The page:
and are not repeated here. the reduced-integration \acoustic" element in PING 1. higher-order and reduced-coupling mass matrices are considered. Following Mullen and Belytschko 3]. (2) where M and K are the generalized mass. For each nite element formulation. reduced-integration is taken to be synonymous with the use of single-point Gaussian quadrature for the calculation of the element mass and sti ness operators. (3) where Mc is the consistent mass. the generalized mass matrix is a linear combination of the consistent and lumped mass matrices. The wave vector is ~ = kcos( ) ^ + ksin( ) ^. and the nite element method with both full and reduced-integration elements. In the case of the nite di erence discretization. M is the identity matrix.e. with the aspect ratio. nite di erence operator. In the Fourier analysis. k denotes the magnitude of the wave vector. The semi-discrete form of equation (1) is 2.. ! is the wave frequency. = y= x. a plane wave solution to equation (1) is used in the following form. For the nite element method. and y = n y. This is illustrated in Figure 1a for a patch of four quadrilateral elements and in Figure 1b for a ve-point nite di erence stencil. i. The Fourier analysis used to evaluate the phase and group speed is summarized here with the dispersion formulae for the nite di erence method. 106 elements can be advanced one time step in a single cpu second. p (4) .n = Aexp ik(m xcos + n ysin ) ? i!t]: Here. and K is the penta-diagonal.1 Fourier Analysis M p + Kp = F. and sti ness respectively.Wallace 21] presents alternative acoustic formulations that also result in a secondorder wave equation. 22] requires approximately 1 s of cpu time on a CRAY Y-MP to advance one element one time step. Although motivated by the acoustic uid-structure problem. lumped. albeit with a di erent dependent variable. In this work. where ^ and ^ are unit vectors in the x and k i j i j y-coordinate directions respectively. Pm. For example. a regular grid is considered where the mesh spacing in the x and y-coordinate directions is x and y respectively. and the nodal x and y locations are given by x = m x. The details for obtaining the weak form of the wave equation and the associated mass and sti ness operators are well known 23]. the consistent. Ml is the row-sum lumped mass matrix. The wave propagation direction is denoted by . M = Mc + (1 ? )Ml . and 0 1. Attention is given to the reducedintegration formulation because of the great computational e ciencies that can be derived from careful implementation of this element. the following analysis and results are appropriate for any physical problem governed by the second-order wave equation. second-order. and i = ?1.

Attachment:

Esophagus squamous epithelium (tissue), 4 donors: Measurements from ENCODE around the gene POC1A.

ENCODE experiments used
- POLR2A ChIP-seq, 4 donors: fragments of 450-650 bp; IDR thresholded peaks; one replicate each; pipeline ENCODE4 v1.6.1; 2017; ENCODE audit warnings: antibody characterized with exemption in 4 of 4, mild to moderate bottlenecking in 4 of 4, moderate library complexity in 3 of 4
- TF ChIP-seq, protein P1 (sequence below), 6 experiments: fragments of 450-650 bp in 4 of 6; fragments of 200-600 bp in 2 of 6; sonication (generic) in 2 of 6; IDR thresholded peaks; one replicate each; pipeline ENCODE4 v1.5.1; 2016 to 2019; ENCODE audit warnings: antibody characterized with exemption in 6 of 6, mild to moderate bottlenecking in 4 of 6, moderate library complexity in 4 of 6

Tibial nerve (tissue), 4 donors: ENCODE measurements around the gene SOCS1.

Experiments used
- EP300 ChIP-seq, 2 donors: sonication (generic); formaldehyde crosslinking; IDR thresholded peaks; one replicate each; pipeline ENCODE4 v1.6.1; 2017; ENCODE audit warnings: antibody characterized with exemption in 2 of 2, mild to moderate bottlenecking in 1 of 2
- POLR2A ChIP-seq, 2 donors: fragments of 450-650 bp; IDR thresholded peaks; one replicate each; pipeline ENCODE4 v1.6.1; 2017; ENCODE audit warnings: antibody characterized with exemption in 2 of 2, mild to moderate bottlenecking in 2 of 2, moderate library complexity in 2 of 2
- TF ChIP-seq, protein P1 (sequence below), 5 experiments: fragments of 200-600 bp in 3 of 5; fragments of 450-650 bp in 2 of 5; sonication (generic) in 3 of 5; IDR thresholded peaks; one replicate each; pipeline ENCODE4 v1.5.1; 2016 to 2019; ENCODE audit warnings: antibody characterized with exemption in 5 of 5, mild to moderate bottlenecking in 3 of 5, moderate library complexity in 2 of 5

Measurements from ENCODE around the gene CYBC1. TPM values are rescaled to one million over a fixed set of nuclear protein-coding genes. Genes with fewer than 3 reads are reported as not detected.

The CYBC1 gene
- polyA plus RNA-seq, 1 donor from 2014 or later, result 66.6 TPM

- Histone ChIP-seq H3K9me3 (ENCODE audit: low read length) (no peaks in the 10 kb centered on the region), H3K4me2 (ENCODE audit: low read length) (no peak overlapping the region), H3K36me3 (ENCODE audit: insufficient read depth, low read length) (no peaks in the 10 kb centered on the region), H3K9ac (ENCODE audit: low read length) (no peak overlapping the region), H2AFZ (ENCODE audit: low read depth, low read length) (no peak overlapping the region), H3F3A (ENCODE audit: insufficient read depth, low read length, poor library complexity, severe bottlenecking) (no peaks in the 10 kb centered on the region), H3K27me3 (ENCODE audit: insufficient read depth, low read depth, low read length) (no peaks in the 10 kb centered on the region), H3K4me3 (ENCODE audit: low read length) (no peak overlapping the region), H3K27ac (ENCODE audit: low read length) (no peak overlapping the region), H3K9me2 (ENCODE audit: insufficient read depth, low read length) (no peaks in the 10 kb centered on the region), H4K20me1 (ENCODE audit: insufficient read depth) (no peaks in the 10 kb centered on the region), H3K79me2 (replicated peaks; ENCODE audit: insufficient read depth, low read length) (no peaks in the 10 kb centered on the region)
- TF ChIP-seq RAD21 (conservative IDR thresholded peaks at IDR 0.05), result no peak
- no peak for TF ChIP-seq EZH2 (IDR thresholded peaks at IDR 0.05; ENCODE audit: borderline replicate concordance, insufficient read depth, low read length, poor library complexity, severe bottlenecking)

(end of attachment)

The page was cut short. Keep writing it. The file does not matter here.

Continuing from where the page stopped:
The group velocity is not aligned with the wave vector. vg = vg x cos( ) + vg y sin( ). aspect ratio. (8) dk in order to simplify the requisite computations. In two-dimensions. In the discussion that follows. 6= since the phase velocity is aligned with the wave vector. and vg y = @!=@ky . the group velocity is vg = @k ^ + @k ^: ~ @! i @! j (6) x y Here. e. the group speed in the wave vector direction is de ned as vg = d! ..In the ensuing discussion. but the group velocity is oriented in the direction normal to the circular frequency. but also that the propagation direction for the group velocity depends upon the grid orientation. \group speed" will refer to the magnitude of the group velocity in the direction. Here. In general. the following relations are de ned. the work of Mullen and Belytschko 3]. The group velocity in the direction of the wave vector is simply. and is presented simply as vg . . !. where vg x = @!=@kx . the phase speed is de ned as vp = ! : (5) k The phase velocity is oriented in the direction of the wave vector. the projection of the group velocity onto the direction of the wave vector is used as a simpli ed metric for group errors. and vp represents the magnitude of the phase velocity vector. Thus. but instead has a propagation direction de ned by vg y ! = arctan (7) vg x . and wave number. In order to simplify the subsequent analysis and presentation.g. For the sake of comparison to previous work. the component of the group velocity that is orthogonal to the phase velocity is neglected. This suggests that not only are the phase and group velocity functions of wave number and orientation with respect to the grid. kx = kcos( ) and ky = ksin( ).